The Morrill Mandate and a New Moral Mandate CAROLYN B. BROOKS AND ALAN I MARCUS
This paper argues that the original Morrill mission aimed to provide opportunity to an entire segment of society otherwise unable to attend college. The 1890 Morrill Act extended that promise to the freedmen and women in the American South.
Over the years, however, the original land-grant universities have forgotten, perhaps even abandoned, their initial mission. Rather than offering opportunity to the diverse pastiche that comprises America, they now seek glory for themselves by coveting only the best students. In the process, their historic role of providing entrance into the middle class for the disenfranchised has gone wanting. Brooks calls for a revitalized Morrill mandate to take advantage of the vast human capital that would otherwise be wasted.
Turning the Earth: Free Black Yeomanry in the Antebellum South Carolina Lowcountry DAVID W. DANGERFIELD
Aptly described by Ira Berlin as slaves without masters, free people of color in antebellum North America were beset by laws and social conditions that rendered them little more than slaves. In recent years, however, scholars have explored free blacks whom sometimes challenged this status by achieving meaningful degrees of economic and social stability in the antebellum South. This essay examines such a group--a segment of free black farmers in the rural parishes surrounding Charleston, South Carolina, whose farming strategies, production, and rural lives were quite similar to their yeoman-class white neighbors. These free black farmers crossed the boundary between race and class by establishing economic self-sufficiency through farm production and then by cultivating important, yet often fragile and contingent, social advantages in their rural communities.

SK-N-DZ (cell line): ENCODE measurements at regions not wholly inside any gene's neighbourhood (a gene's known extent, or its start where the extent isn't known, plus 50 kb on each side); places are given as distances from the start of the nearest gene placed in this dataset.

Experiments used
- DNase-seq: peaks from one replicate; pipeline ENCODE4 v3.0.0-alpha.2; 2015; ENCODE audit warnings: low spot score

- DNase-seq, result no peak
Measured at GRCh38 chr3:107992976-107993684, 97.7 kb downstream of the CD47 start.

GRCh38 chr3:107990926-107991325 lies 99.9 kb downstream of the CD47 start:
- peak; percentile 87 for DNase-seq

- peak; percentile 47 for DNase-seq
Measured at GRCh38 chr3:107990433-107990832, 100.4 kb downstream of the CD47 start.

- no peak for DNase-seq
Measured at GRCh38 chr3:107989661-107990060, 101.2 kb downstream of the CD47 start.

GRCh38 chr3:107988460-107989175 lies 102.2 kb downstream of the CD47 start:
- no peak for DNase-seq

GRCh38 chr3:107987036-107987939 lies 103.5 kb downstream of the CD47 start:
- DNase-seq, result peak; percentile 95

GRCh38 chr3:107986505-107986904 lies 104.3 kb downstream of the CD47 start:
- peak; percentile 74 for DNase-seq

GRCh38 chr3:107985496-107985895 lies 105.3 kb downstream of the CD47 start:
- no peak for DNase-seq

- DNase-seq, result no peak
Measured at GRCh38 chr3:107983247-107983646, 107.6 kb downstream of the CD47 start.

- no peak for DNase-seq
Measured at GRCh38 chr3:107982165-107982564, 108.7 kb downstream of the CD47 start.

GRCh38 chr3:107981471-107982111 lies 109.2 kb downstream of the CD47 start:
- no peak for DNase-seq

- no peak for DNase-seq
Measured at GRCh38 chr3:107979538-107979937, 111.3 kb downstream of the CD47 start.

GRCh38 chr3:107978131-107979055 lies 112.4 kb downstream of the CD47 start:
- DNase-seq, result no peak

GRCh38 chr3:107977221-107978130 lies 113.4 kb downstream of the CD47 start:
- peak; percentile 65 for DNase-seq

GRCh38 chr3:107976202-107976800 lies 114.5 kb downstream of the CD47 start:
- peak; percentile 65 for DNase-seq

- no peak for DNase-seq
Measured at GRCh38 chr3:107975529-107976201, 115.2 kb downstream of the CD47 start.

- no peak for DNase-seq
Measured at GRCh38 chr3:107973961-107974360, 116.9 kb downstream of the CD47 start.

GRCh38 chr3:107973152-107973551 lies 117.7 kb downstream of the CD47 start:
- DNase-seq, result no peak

Illuminating Ephemeral Medieval Agricultural History through Manuscript Art DOLLY JØRGENSEN
There are objects and practices we would not know existed if we relied only on written texts or archeological evidence to piece together medieval agricultural history. These ephemeral aspects of the agricultural past are sometimes, however, captured in art. This essay explores some of the possible ways to recover fleeting history using medieval illuminations, which are hand-painted illustrations in books most often unrelated to agriculture. Unglamorous technologies, agricultural processes, plant varietals, animal breeds, housing design, and variation of agricultural practice in time and space can all be explored in medieval manuscript art. Medieval illuminations can, under the right conditions, give us new knowledge about agricultural practice rather than serving as simple “illustrations” of agricultural history known from textual sources.
Forging the Colonial State as an Arbiter of Internal Boundaries: Japanese Colonial Rule and the Agrarian Relational Shift in Korea JIN-YEON KANG
This article examines changes in agrarian social relations during the Japanese colonial period in Korea. Throughout the colonial rule, the Japanese regime followed the imperial logic of maximizing its own political and economic interests, thus generating the societal reorganization of colonial Korea. Yet, the colonial government by no means remained as an oppressive and extractive power only. Rather, it continued to reformulate the colonial system by interacting with different responses from the colonialized. Focusing on the influence of the legal enforcement of agricultural projects upon colonial Korea, this article explores why Japanese colonial rule accelerated internal conflicts among Koreans, and how the colonial government took a mediating position, rather than simply acting as a super-imposed colonial power. Of particular importance is that the Government-General of Korea kept revising the colonial legal system, which in turn led Korean landlords and peasants to seek their own survival or economic profit through the intervention of the colonial power. By highlighting the fact that the colonial state pursued its own political interest of maintaining social order in its colony, instead of exclusively supporting landlords or peasants at the expense of the other, the article advances the argument that the colonial government served as an arbiter of internal boundaries among Koreans.
Aviation’s Heartland: The Flying Farmers and Postwar Flight PETER SIMONS